Cheerleading Statistics

cheerleader

As cheerleading continues to launch itself as a serious sport, various groups are studying sports injuries and related cheerleading statistics. However, remember that whenever you're reading statistics, those numbers always tell just one part of the story. Nonetheless, there is an inherent risk in participation in any sport, and cheerleading is no exception.

Cheerleading Statistics on Injuries and Safety

The bulk of research that is out there discusses whether or not cheerleading is safe as well as how many injuries occur per year. This is important to consider since cheerleading has gone from leading "yells" at games to a performance sport that often includes tumbling and stunts. This is by far the most talked about and perhaps most important area of cheerleading statistics today.

Death by Cheerleading

To date, there are no exact figures on how many cheerleaders have died while cheerleading. That's because statistics are instead categorized by "serious injuries" that lead to death or life altering complications. However, there have been more than a few highlighted in the news. When Lauren Chang died during an April competition in 2008, her family was spurred to activism working with legislators to make safety rules for cheerleading.

Although there is an inherent risk in all sports, no one expects to die as a direct result of cheerleading. Such deaths tend to draw attention to all of those girls flying through the air doing stunts.

Catastrophic Head, Neck and Spine Injuries

According to the National Center for Catastrophic Sports Injuries, female cheerleaders make up a whopping 50% of the catastrophic head, neck and spine injuries that are suffered specifically by female athletes. Undoubtedly, this highlights the need for better and more thorough safety standards. Common safety procedures should include:

  • Using mats during stunts and pyramids
  • Limiting pyramids to no more than two high
  • Adding extra spotters
  • Requiring coaches to be safety trained

Many cheerleaders point out that they don't have time to drag mats during the half time of a game, and so the requirement for mats on the floor limits what the squad can perform. However, if they knew what could lay ahead for them, they might think again about performing those types of stunts without proper safety precautions.

Cheerleading is More Dangerous Than Football

While there is no doubt that cheerleading carries an inherent risk, as do all sports, you also need to be careful when reading cheerleading statistics. As any statistician will tell you, it is easy to make numbers tell a small part of the story by giving only a piece of the information. When you're reading statistics on cheerleading, it's important to have the complete picture. There are several statements about the safety of cheerleading that have been made recently.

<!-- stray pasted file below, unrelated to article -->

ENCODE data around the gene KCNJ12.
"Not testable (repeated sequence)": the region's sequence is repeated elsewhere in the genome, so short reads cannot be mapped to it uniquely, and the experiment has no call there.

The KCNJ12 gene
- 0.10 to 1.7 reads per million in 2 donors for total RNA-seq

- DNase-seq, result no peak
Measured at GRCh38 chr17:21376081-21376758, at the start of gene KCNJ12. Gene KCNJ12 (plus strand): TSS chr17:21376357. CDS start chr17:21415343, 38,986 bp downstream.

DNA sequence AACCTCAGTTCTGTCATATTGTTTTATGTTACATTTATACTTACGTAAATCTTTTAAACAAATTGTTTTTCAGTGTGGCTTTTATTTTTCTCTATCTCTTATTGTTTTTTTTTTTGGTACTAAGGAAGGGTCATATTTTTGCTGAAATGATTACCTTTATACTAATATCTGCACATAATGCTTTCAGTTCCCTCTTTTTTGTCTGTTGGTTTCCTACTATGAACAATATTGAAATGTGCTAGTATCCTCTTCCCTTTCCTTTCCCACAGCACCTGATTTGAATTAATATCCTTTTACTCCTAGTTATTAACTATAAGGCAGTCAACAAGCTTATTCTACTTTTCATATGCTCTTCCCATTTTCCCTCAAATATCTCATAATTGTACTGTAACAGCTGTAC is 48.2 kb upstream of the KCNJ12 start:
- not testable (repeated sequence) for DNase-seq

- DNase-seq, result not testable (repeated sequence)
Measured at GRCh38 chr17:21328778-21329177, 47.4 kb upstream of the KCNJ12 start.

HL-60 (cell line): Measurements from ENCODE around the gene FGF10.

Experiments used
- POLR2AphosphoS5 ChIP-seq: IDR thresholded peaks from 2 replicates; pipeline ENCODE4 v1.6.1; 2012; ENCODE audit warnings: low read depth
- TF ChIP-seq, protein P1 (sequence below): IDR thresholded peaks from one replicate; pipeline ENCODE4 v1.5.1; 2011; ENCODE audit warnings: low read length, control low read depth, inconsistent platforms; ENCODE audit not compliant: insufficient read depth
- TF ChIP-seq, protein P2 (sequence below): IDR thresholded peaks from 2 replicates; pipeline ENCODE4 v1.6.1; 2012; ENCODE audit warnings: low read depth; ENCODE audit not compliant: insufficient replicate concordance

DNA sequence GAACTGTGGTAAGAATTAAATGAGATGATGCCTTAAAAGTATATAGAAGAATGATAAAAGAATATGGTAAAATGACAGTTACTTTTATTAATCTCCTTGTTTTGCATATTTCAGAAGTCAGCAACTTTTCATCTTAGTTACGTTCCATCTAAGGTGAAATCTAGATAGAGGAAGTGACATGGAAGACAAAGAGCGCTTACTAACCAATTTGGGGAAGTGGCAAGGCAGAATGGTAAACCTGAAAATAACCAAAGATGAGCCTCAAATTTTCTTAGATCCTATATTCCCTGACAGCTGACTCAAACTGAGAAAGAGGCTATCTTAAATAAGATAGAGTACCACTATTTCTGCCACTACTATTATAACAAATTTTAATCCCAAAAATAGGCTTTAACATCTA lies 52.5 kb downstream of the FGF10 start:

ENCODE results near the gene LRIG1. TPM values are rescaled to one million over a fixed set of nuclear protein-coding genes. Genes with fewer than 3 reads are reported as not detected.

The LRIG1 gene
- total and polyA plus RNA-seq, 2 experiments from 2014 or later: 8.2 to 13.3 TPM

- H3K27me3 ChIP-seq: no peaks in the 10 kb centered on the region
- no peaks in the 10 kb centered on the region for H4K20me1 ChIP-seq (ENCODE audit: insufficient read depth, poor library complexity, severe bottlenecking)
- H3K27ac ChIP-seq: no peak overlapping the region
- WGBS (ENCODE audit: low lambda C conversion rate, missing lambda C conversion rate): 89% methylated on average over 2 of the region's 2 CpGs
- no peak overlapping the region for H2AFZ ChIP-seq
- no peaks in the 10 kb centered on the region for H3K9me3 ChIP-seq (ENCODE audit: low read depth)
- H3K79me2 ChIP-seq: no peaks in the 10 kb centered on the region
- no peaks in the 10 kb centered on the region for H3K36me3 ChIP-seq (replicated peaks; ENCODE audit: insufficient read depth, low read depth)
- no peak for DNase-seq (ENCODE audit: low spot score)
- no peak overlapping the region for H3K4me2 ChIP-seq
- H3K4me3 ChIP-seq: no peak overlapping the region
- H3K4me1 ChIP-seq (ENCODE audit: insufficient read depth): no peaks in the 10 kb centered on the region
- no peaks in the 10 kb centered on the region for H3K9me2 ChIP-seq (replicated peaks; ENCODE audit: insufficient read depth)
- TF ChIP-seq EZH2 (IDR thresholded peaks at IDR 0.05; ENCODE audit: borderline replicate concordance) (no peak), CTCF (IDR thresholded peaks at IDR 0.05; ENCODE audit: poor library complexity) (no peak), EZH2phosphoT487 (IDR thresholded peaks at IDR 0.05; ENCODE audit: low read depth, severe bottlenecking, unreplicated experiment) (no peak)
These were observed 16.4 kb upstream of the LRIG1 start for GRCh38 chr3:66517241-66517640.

Headlines rang with the shocking story that cheerleading is more dangerous than football citing the statistic that some 28,000 cheerleaders made trips to the emergency room in 2005. (Which is, by the way, a 600% increase over 1998.) To compound the serious injury factor, there were at least four serious incidents in the news relatively recently:

  • Lauren Chang, a college student on an all star squad, died of a collapsed lung when she was accidentally kicked in the chest during a cheerleading competition.
  • Patty Phommanyvong, a high school cheerleader, was tossed into the air and went limp when she was caught. She is now a comatose quadriplegic.
  • Kristi Yamaoka garnered national attention when she fell from a two-and-a-half high pyramid. As she was carried off the floor, she began performing the motions to her school's fight song as the band played. She suffered a bruised lung, broken neck and concussion, but she has now made a full recovery.
  • Jessica Smith, who was also practicing a stunt where she was thrown up into the air, broke her neck and two verterbrae in her back.
  • Rechelle Sneath is now paralyzed after being dropped when she was practicing a stunt and her teammates didn't catch her. However, she's thankful to be alive. She told the media that she had asked her coach for an additional spotter, but the coach told her she didn't need one.

While these injuries and others certainly warrant a look at safety standards in cheerleading, to say that cheerleading is more dangerous than football is not quite accurate. Cheerleading is generally a year round sport, while football is just one season. So, to accurately compare the two, you'd have to compare on how many serious injuries there are on average over the length of a football season.

Approximately 5,300 cheerleaders visit the emergency room during an average football season. Compare that with the 2.5 million football players that visit the emergency room each year during football season. Finally, consider that 98% of all emergency room visits are classified as either "treated and released" or "examined/no treatment necessary".

Cheerleading Statistics and Responsibility

Cheerleading carries participation risks just like any other sport. Cheerleaders suffer injuries similar to gymnasts. To truly help the sport keep up with its own rapid evolution, governing sports organizations need to insist that coaches are safety certified (just like in gymnastics) and that proper safety precautions are followed. However, sensationalizing cheerleading statistics does not help ensure the safety of young women who participate in the sport. An honest look at how safety can be improved and how squads can prepare for the unthinkable will help cheerleading continue to grow in the future.

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Cheerleading Statistics